And as for getting reported, that question was taken as a personal attack. It's all well and good that my fish lived decent lives in 1 gallon of water, but that doesn't mean someone is wrong for having a single betta in 10 gallons. So, someone reported you because the question was so tongue in cheek. If you really want an answer (since I can't see sarcasm or sencerity in letters) the only answer I can give is luck. You lucked out with a fish that had a good immunine system, good general healthy, enjoyed small spaces, and was destined to live a very long life. I'm sorry bettafix killed your fish since a lot of fish owners don't realize bettafix can damage the organ that lets bettas breath air.
Now, please stop bragging about it? Some of us lost fish after only a few months while doing everything right. It's annyoing hearing someone go on and on about how they did everything wrong and still had there fish for years on end. I'm doing everything right for Luigi and Snowy (as of 2 months ago)and I doubt they will see 4. :(
Last edited by SnowySurface; 08-26-2011 at 11:24 AM.
Reason: fixed typos
I'm not bragging. I was just pointing out, that a betta could live in a bowl... Depending on variables of course. And then I asked how come my fish lasted so long... And people answered: strong fish and luck. I do not see bragging in that but okay then.
Anyways, what IS bettafix?? It said "natural oils" so I thought it would have been fine for the fisg...I even used less than the minimum dose D: I just use aquarium salt (for freshwater fish) for any illnesses. It seems to work nicely :) Anyone else actually have something that works for their betta?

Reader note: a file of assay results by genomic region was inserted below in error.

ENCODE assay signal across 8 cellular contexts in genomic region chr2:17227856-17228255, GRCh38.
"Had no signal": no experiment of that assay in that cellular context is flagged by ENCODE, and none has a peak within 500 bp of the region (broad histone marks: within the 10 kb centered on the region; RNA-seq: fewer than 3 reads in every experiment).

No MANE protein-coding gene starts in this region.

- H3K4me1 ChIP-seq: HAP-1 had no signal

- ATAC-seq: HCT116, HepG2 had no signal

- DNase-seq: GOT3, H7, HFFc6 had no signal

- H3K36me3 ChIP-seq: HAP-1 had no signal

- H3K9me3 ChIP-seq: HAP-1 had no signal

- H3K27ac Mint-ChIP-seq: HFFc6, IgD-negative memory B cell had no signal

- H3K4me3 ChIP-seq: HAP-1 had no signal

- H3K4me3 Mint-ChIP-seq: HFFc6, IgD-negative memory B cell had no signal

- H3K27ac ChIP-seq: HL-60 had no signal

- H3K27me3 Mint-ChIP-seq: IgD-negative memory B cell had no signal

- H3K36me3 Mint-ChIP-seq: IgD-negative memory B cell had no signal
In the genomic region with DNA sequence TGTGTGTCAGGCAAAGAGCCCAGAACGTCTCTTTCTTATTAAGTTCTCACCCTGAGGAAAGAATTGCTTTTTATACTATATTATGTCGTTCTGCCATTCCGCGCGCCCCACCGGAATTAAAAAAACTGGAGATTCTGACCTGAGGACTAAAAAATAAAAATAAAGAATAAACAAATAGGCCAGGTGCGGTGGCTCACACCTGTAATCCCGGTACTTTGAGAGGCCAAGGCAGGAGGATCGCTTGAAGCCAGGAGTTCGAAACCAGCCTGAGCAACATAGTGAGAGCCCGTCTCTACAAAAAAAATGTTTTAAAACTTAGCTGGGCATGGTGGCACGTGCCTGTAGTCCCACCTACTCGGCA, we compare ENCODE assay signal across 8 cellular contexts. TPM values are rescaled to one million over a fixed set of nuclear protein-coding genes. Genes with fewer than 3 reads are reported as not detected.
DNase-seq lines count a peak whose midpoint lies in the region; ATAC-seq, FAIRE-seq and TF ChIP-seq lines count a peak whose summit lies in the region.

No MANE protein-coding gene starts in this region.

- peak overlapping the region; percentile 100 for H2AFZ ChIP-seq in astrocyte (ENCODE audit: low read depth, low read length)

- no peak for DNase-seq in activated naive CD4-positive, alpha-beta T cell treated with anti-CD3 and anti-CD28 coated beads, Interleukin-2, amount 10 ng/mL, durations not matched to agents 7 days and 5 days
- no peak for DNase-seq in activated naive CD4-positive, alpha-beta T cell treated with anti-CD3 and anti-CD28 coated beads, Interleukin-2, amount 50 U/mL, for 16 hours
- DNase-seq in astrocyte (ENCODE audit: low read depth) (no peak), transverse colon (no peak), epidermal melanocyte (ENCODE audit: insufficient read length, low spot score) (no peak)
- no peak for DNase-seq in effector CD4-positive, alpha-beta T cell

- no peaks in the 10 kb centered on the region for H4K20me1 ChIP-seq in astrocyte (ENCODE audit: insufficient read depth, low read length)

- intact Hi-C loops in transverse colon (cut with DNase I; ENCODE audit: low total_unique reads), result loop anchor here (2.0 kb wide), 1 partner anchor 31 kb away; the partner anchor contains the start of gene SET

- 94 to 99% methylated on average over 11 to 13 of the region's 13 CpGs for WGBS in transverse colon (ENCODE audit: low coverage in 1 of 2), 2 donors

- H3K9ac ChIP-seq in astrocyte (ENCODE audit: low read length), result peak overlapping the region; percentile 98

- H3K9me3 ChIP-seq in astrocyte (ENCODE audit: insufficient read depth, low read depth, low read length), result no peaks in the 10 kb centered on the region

We have to keep my friend's betta in the 1.5 gallon tank because we found out he is genetically blind. Anything bigger he doesn't move much unless there are other fish (bought him from a tank of guppies) but he is vicious with the fish, because he is blind. Anything smaller he stresses out >< So guess that's his permanent tank... maybe an upgrade to a 3 gallon eventually for him.
I had a Netherland Dwarf rabbit who I caught at the rockery of a petrol station, his expected life span was 6-8 years, he lived until 13 years of age. He had cataracts towards the ending of his years. Why did he live this long, when I was simply a child who wasn’t able to look after him well? My parents helped when I wasn’t looking – maybe that’s another possibility for you. Who knows!
FYI (off topic) domesticated species of rabbits are expected to live as long as 13, That's not unusual. Given today's veterinary advancements and the fact the the only reason bunnies have short lifespans is in people's minds as they are comparing them to wild rabbits, hares and the like. Wild lagamorphs are so far removed from domesticated species that they can no longer be compared. People haven't moved from the old ways of thought on that in the same ways they compare wolves to pet dogs and believe things like bettas can live in as unnatural a place as a col bowl with no cleaning etc. . :) Just an FYI that your bunny living to be 13 was normal!! (even better chances of them living longer are of they are spayed and neutered but males live long anyway bc they lack the chance of dying from ovarian cancer) Just thought I'd mention!! I love bunnies!